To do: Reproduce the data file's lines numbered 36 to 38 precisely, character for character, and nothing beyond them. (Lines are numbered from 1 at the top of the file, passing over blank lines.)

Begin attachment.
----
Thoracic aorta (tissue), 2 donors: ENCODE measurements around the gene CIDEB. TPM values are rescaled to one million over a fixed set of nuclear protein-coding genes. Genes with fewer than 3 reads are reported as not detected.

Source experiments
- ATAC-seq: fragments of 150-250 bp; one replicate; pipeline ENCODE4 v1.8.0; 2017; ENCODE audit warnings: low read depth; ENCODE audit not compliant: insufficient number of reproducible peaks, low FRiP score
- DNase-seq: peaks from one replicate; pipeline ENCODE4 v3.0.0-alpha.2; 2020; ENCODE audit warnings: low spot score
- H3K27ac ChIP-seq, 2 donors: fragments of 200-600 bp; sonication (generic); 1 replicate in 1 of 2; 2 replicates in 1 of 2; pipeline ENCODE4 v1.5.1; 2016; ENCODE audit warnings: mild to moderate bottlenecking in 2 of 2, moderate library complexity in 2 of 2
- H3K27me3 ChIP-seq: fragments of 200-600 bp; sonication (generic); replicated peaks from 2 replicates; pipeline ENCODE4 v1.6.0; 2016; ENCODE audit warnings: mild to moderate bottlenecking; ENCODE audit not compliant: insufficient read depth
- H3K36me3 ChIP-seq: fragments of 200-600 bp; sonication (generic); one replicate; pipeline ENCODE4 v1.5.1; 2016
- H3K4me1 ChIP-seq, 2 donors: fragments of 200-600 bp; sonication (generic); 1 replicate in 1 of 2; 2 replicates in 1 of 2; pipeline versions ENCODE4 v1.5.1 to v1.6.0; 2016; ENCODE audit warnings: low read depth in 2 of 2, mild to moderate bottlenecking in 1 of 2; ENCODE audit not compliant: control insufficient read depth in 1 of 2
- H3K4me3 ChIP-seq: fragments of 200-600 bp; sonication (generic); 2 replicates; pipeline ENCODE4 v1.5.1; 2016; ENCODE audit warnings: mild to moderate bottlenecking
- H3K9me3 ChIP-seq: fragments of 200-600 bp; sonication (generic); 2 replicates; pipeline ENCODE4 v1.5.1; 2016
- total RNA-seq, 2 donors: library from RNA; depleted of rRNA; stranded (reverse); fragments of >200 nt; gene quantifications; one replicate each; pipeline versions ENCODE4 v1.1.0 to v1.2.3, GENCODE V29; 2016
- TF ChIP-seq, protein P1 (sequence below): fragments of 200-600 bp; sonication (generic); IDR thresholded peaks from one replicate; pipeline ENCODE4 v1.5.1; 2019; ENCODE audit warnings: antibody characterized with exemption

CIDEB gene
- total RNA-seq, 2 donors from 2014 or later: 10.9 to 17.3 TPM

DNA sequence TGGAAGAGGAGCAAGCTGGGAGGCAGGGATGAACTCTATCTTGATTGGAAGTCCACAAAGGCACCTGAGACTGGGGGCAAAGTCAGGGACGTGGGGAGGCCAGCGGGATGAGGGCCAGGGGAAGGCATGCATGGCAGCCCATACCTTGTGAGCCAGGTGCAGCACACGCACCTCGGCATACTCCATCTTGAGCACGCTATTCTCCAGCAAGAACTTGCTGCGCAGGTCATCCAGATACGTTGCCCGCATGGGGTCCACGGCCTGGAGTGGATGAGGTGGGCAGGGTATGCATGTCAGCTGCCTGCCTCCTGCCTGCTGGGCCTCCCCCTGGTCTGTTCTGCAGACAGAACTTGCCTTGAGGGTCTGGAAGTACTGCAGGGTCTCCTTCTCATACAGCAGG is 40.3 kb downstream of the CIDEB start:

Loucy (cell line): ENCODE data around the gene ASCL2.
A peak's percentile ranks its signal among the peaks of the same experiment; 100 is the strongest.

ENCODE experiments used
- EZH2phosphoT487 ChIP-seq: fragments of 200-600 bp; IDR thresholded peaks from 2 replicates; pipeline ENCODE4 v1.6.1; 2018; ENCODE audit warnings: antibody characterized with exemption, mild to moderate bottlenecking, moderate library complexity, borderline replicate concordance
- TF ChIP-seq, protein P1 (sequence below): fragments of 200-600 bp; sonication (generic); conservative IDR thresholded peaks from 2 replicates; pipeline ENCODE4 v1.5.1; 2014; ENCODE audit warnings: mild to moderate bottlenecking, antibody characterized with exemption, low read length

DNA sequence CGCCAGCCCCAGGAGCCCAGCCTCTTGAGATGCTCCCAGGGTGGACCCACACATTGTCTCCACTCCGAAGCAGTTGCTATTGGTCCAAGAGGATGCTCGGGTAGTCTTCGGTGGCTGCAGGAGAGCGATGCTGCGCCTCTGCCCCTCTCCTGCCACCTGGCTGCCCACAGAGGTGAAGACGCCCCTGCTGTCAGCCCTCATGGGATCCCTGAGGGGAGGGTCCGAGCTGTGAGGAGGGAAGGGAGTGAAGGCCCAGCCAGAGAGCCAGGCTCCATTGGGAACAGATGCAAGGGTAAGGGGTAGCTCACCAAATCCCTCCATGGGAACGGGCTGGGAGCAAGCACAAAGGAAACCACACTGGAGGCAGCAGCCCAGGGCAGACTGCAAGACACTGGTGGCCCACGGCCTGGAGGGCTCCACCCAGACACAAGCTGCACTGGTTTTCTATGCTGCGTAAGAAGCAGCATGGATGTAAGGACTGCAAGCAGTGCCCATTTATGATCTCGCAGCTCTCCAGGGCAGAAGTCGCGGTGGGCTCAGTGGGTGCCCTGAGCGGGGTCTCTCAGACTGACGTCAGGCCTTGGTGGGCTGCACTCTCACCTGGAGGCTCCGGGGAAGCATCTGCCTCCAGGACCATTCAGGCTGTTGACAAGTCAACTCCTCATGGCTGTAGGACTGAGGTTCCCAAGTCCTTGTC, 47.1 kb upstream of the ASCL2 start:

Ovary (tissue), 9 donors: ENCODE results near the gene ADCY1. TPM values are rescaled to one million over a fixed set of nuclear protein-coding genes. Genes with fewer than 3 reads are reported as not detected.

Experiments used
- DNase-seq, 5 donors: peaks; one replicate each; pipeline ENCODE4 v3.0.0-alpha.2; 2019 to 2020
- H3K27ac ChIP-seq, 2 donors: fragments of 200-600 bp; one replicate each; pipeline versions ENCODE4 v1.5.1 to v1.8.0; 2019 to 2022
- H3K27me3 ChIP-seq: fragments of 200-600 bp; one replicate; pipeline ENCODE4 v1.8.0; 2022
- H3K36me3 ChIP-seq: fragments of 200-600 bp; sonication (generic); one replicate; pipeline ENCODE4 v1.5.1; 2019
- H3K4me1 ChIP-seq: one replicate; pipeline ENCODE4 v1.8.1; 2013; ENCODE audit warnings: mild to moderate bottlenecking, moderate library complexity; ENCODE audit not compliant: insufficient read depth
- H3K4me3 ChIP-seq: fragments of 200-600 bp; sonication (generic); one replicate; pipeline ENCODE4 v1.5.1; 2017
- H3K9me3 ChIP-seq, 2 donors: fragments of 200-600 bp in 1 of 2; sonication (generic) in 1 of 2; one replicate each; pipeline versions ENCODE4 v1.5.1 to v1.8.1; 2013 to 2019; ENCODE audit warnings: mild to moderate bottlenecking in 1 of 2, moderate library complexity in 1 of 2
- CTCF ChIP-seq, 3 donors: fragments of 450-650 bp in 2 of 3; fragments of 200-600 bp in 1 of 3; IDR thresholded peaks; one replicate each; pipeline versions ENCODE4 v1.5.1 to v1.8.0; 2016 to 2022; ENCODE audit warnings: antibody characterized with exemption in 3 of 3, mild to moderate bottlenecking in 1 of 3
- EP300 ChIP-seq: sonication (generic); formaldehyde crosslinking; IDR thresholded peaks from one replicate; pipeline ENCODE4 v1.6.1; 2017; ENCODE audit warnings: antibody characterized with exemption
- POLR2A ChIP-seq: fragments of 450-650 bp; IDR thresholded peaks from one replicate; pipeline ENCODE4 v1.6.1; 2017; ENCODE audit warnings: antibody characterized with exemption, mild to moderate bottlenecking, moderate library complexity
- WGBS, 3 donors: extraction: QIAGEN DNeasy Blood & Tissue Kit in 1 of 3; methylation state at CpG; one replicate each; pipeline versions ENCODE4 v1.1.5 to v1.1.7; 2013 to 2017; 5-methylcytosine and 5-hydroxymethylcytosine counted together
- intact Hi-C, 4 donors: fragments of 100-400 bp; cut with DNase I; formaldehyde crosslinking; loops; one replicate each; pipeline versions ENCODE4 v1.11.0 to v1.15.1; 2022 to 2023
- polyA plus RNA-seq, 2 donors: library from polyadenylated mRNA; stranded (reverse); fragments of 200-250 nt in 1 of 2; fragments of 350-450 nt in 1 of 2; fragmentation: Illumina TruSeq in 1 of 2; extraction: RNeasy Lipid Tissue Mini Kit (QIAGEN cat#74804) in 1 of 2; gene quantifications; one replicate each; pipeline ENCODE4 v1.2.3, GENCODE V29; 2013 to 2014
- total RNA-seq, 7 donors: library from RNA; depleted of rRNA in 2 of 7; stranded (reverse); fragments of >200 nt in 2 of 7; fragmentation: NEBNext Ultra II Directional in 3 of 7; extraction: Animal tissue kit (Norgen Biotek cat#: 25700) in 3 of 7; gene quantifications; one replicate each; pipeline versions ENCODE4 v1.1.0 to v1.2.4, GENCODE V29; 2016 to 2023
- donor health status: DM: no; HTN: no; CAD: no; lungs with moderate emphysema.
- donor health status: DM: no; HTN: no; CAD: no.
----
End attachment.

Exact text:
- polyA plus RNA-seq, 2 donors: library from polyadenylated mRNA; stranded (reverse); fragments of 200-250 nt in 1 of 2; fragments of 350-450 nt in 1 of 2; fragmentation: Illumina TruSeq in 1 of 2; extraction: RNeasy Lipid Tissue Mini Kit (QIAGEN cat#74804) in 1 of 2; gene quantifications; one replicate each; pipeline ENCODE4 v1.2.3, GENCODE V29; 2013 to 2014
- total RNA-seq, 7 donors: library from RNA; depleted of rRNA in 2 of 7; stranded (reverse); fragments of >200 nt in 2 of 7; fragmentation: NEBNext Ultra II Directional in 3 of 7; extraction: Animal tissue kit (Norgen Biotek cat#: 25700) in 3 of 7; gene quantifications; one replicate each; pipeline versions ENCODE4 v1.1.0 to v1.2.4, GENCODE V29; 2016 to 2023
- donor health status: DM: no; HTN: no; CAD: no; lungs with moderate emphysema.